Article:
…because that was saved for upgrades! There are only 9 maps and about 15 drivable cars, but there are dozens of upgrades. This is sillier than it sounds since the cars don’t have sophisticated physics or handling schemes. There aren’t any conditions or climates to take into account when tuning your car because it will handle the same regardless of the surface or the weather. All of Asphalt Urban GT‘s little tune-ups are really just bonuses that will make any car in the game go faster or handle tighter.
Making upgrades even more useless is the fact that your car and all of its components are invincible. You’ll never have to tune anything up, because nothing will ever wear down. On top of that, Asphalt Urban GT‘s cars always look brand new, even if you treat them like crap. As much as I’d like a real, indestructible car, I actually look for the opposite in my digital rides.
The lack of damage-modeling is actually a symptom of Asphalt Urban GT‘s horrible collision scheme. Walls and cars are the only objects in the game you can collide with. There are trees, boxes, cones and other objects in the environment, but none of these have any physical presence; you just drive straight through them. In some cases the wall collisions are realistic, as clipping one will send your car spinning in an awkward direction, but if you take a jump at two-hundred miles per hour and slam into a wall, you’ll simply slide back down to the ground, unscathed.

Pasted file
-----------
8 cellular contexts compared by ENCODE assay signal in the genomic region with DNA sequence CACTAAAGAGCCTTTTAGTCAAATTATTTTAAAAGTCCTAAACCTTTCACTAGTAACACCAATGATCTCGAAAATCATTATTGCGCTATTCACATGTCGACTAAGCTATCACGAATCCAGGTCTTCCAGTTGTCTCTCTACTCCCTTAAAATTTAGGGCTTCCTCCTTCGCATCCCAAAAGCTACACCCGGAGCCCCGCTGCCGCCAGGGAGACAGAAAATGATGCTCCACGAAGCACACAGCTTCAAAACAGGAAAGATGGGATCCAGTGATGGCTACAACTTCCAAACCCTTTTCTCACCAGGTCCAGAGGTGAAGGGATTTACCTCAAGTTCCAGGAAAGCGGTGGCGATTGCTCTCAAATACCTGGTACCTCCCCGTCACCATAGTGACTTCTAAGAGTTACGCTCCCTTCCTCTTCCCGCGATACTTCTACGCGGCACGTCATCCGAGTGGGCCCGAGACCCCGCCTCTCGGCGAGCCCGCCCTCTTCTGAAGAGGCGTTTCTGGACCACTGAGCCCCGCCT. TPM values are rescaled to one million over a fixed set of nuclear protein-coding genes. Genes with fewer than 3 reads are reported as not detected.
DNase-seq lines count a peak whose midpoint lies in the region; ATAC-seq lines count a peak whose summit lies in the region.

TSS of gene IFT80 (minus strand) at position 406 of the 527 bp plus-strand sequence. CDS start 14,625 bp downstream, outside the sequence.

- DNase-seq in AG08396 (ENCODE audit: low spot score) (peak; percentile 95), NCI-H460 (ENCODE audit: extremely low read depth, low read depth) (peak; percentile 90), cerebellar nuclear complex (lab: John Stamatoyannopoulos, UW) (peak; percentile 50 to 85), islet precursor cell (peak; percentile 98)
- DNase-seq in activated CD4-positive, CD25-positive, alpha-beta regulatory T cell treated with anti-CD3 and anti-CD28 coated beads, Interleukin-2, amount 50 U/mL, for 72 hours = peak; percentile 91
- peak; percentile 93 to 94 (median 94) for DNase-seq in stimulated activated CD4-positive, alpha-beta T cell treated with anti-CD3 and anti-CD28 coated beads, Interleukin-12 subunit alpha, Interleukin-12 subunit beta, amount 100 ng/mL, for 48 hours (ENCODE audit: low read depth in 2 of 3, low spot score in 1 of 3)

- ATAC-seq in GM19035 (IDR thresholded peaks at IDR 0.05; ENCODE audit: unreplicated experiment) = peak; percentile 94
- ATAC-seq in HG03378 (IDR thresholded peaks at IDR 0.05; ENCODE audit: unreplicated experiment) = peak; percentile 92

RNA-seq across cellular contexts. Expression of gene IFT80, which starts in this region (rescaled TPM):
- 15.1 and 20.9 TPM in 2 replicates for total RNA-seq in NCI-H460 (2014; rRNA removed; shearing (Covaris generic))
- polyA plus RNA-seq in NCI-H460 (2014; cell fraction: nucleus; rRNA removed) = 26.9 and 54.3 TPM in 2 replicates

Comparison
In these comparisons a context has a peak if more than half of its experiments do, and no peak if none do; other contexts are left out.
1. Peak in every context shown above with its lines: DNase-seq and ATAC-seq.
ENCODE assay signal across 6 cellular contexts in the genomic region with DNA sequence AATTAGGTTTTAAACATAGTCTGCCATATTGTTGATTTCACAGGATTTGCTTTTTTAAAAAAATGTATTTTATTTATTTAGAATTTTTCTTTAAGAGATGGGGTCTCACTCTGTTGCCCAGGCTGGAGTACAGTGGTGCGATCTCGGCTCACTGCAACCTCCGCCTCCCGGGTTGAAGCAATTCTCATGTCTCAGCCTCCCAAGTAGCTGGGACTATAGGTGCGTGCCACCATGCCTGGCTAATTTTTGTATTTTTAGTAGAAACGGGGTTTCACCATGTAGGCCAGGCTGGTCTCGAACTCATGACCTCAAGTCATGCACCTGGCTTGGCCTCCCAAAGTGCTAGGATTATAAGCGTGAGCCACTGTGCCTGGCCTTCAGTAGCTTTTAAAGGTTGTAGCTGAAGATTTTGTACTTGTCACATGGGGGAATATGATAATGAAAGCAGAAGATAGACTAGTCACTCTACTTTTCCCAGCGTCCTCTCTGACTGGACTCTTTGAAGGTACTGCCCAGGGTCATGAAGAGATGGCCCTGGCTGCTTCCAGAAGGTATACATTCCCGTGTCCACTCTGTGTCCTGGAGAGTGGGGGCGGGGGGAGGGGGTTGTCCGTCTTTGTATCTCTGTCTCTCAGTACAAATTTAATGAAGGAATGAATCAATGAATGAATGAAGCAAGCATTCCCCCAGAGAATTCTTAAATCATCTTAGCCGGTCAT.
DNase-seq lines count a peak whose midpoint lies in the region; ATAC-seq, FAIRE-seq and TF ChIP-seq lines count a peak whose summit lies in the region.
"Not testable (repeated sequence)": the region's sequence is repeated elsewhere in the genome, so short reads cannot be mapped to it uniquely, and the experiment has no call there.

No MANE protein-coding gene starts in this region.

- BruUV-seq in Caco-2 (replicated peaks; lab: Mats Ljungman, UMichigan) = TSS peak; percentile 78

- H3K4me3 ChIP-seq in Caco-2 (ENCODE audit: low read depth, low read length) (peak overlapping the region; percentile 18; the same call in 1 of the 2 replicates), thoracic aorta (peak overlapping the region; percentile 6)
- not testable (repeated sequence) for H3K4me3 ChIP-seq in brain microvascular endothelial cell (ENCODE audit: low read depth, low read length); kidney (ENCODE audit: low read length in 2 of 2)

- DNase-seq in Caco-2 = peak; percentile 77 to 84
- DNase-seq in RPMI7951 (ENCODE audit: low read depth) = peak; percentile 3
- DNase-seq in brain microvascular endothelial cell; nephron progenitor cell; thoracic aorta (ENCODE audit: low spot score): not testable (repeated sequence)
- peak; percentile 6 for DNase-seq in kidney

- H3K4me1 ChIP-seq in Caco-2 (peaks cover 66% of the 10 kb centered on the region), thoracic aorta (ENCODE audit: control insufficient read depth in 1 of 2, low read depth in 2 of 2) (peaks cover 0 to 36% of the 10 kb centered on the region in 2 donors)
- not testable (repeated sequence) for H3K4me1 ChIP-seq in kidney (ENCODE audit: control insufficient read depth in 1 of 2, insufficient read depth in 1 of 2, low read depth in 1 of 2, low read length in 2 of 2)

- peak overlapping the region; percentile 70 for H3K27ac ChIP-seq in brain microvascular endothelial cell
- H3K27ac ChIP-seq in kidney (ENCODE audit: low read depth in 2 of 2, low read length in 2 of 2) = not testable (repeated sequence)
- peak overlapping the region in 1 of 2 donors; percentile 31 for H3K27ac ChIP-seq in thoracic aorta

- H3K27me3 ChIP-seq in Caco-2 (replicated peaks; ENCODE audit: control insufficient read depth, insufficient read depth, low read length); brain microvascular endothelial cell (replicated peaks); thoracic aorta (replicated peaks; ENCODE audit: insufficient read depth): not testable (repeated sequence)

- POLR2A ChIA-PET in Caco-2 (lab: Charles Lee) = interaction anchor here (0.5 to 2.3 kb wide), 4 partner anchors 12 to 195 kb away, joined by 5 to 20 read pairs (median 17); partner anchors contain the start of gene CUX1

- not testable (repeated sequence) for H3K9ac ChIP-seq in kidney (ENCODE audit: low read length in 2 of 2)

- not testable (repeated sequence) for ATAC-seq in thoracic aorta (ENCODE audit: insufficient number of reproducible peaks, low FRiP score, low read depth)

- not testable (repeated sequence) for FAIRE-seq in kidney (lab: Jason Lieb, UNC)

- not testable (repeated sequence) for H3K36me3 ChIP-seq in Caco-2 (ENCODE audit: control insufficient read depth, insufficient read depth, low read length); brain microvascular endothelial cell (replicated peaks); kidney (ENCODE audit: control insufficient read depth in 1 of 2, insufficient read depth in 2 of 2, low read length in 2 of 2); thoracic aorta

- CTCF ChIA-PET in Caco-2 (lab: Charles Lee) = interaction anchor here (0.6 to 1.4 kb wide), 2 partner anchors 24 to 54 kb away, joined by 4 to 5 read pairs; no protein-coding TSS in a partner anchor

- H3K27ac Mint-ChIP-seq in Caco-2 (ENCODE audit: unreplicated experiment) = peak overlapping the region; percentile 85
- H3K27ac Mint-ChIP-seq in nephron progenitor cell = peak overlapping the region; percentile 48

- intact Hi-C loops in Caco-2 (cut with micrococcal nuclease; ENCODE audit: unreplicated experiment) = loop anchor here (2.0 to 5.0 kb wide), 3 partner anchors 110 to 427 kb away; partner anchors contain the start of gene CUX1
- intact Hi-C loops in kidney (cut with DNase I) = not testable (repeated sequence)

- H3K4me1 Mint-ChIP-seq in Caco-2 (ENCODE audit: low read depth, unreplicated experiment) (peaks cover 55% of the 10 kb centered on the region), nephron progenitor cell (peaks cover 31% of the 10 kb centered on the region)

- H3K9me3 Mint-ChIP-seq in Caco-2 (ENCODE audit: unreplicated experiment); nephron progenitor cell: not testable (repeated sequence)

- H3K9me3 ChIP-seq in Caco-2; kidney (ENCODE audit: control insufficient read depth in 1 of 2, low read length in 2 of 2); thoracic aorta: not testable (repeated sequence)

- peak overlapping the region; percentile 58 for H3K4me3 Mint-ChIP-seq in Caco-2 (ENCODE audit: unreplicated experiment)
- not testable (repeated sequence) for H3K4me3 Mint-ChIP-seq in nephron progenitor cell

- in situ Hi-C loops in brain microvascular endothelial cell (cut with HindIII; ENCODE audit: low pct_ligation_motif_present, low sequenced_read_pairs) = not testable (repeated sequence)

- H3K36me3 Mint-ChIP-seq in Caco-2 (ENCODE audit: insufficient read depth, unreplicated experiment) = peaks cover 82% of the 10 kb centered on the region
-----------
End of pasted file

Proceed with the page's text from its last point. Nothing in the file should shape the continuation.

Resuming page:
Any object with a physical presence should be considered a brick wall, including cars. If a car stops and you run into it, it won’t budge and you won’t bounce – you’ll simply stop, too. Ramming opponents’ vehicles is useless since you can’t move them and they can’t move you, although the result is still extremely jarring and unpleasant unless you get into a head-on collision. In this case, both cars will magically spin off one another and continue on their ways, making it safer to drive on the wrong side of the street.
You always start in eighth place, gradually working your way to the front before the three laps end. Each car you pass tends to get on your six and stay there until the race is over. By the time you take the lead, all seven cars will be right on your butt. This isn’t a problem unless you screw up at all and are suddenly passed by the insane knot of cars. To make matters worse, the A.I. is extremely aggressive, constantly jamming you all around the track.